Scarlett’s attraction to Ashley is strictly one of prestige; she wants him also because she cannot have him. She is similarly repulsed by Rhett because he tells her she must have him. That Rhett is the only person who could hold Scarlett’s interest dawns upon her too late, but she is most threatened by him because she cannot manipulate him, and worse, he can stir things in her that she’d rather not feel. In every other relationship, she is the commander of sexual passion, in complete control of its levers and buttons, swelling it when it suits her purposes, sapping it when she sees fit. Only Rhett won’t allow that; further, he is in at least partial command of those feelings inside her.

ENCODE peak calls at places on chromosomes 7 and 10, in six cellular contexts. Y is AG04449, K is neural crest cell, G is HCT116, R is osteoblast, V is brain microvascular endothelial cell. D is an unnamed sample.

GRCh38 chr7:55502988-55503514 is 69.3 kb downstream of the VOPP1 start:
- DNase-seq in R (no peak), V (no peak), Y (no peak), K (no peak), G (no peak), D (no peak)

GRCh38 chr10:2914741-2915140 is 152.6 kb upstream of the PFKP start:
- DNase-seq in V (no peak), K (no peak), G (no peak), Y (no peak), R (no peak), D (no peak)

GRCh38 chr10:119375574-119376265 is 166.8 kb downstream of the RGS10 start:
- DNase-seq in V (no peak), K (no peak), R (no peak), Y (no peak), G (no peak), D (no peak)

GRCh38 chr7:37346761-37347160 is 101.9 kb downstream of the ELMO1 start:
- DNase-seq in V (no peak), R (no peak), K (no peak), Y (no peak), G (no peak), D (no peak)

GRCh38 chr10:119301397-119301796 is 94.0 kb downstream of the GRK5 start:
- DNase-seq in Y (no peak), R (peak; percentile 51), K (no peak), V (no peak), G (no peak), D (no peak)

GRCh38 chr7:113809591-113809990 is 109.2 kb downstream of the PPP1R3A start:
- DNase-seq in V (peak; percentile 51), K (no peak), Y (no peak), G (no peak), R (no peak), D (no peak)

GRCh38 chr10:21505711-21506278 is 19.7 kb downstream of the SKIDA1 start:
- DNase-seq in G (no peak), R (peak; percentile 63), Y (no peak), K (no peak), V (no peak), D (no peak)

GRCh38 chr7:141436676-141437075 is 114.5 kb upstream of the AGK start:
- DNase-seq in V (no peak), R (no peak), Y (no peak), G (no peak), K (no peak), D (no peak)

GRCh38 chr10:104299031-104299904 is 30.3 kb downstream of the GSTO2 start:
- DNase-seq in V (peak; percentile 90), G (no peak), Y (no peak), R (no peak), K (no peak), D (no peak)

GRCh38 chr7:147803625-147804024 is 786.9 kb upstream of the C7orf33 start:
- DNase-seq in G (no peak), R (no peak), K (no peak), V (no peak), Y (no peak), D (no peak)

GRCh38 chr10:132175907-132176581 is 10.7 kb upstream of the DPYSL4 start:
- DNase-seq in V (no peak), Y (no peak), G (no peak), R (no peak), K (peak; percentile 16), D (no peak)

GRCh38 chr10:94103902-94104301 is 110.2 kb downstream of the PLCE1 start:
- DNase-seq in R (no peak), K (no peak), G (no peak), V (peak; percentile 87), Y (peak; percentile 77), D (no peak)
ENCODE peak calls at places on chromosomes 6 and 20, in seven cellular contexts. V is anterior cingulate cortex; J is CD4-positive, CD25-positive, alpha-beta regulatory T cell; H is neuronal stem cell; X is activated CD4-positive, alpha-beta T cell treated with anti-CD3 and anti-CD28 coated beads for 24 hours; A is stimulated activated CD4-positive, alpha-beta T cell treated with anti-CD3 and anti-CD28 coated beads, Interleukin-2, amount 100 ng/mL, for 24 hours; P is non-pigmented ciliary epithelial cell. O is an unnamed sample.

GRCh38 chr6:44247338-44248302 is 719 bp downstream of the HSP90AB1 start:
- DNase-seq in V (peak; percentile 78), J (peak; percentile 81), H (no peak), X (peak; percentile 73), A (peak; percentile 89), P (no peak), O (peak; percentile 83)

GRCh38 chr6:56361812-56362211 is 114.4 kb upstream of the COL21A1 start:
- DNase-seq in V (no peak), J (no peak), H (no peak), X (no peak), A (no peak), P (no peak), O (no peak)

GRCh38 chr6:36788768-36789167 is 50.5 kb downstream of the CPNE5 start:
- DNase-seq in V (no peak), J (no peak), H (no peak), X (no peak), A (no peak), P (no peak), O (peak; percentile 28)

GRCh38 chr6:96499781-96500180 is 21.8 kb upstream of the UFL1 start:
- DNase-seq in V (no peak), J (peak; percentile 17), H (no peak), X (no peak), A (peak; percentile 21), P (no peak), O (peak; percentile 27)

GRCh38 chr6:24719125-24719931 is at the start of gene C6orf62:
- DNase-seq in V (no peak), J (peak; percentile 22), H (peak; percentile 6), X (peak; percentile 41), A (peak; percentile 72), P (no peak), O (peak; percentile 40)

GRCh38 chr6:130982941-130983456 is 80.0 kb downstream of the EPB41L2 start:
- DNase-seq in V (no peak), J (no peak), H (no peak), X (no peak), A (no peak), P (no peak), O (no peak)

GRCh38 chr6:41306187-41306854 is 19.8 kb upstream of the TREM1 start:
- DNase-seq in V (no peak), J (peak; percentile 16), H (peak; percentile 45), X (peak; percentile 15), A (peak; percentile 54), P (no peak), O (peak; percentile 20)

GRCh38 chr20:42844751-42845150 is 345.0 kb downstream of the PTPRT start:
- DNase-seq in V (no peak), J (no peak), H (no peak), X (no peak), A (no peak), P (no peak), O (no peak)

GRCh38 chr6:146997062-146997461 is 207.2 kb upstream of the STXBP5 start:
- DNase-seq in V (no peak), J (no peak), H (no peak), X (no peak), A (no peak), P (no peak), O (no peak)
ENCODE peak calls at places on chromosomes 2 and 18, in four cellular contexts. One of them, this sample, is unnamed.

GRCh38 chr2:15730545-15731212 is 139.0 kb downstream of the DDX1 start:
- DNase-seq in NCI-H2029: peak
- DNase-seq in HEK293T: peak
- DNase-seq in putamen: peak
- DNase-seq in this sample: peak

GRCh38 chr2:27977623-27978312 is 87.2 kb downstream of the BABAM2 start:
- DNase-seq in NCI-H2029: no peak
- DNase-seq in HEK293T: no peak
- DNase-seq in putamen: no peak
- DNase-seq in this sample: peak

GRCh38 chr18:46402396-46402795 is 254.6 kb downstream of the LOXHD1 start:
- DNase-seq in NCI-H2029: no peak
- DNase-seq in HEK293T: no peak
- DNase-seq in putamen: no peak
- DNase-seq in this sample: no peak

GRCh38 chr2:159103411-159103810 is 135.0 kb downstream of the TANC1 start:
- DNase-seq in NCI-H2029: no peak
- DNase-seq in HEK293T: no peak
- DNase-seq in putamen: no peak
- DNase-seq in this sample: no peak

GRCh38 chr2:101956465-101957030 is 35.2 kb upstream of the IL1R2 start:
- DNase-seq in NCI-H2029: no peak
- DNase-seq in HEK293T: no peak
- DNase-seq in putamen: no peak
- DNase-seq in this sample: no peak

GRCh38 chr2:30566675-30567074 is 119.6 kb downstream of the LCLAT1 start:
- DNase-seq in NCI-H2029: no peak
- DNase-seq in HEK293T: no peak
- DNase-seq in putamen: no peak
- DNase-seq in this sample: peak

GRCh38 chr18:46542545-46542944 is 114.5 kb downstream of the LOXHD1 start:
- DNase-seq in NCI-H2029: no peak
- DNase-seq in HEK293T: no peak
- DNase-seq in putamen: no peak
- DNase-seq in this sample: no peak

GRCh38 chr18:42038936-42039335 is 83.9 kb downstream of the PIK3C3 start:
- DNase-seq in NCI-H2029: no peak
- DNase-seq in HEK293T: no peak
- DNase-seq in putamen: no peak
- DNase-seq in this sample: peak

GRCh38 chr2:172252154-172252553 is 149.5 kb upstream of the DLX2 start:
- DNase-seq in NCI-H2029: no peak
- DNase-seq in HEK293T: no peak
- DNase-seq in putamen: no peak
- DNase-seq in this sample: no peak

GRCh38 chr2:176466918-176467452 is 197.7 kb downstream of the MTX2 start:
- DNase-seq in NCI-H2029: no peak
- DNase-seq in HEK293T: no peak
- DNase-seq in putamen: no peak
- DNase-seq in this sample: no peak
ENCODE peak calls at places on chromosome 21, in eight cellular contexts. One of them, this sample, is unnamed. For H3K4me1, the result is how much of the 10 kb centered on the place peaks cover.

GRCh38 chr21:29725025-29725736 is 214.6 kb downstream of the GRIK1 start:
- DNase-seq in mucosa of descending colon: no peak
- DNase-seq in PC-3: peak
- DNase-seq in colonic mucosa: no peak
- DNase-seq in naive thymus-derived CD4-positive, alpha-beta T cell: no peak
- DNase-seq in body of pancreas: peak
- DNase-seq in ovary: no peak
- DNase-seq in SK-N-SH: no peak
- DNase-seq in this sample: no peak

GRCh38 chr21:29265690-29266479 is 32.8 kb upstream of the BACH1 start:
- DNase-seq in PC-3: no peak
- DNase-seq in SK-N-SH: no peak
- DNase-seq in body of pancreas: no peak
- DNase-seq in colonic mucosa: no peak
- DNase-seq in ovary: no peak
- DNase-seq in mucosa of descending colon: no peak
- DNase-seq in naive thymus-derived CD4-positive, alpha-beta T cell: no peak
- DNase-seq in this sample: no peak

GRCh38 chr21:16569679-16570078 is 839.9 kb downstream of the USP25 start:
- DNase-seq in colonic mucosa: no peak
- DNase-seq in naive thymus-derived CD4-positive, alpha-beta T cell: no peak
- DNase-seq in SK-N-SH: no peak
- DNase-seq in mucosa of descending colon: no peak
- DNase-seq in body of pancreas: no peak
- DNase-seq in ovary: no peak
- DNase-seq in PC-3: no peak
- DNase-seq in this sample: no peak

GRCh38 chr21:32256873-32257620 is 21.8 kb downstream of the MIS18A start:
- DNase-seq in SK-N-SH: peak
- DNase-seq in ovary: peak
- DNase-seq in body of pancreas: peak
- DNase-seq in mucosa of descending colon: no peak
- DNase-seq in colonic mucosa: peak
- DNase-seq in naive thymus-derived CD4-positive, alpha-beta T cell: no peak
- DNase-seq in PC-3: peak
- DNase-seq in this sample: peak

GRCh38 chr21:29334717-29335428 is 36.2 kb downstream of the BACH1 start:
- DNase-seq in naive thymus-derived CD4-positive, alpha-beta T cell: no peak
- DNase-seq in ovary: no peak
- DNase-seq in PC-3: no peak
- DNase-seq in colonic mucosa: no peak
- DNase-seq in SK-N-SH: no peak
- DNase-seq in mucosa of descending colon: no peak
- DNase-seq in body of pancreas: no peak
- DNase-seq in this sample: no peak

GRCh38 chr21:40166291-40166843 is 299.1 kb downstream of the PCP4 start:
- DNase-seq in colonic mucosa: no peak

One of the most unsettling sequences in the movie directly comments on this. Rhett has been shut out of their marital bed because pregnancy would threaten Scarlett’s figure (which is a veiled acknowledgement that Scarlett, though married to Rhett, still has designs to attract Ashley after Rhett is out of the picture). He tells her he’s had enough. “This is one night you’re not turning me out,” he growls and picks her up and carries her up the stairs. He rapes her but the sensation in the audience is not exactly of disgust, nor do we exactly think less of Rhett. We’ve been conditioned for three hours to understand that Scarlett responds only to strength and our minds drift uneasily into a space where inhuman thoughts like, “She asked for it” or “That’s just what she needed” reside. The only other time I’ve had this unseemly sensation during a Hollywood movie was watching Hitchcock’s psychosexual Marnie (1964), which has a similar scene designed to elicit a similarly disturbing reaction.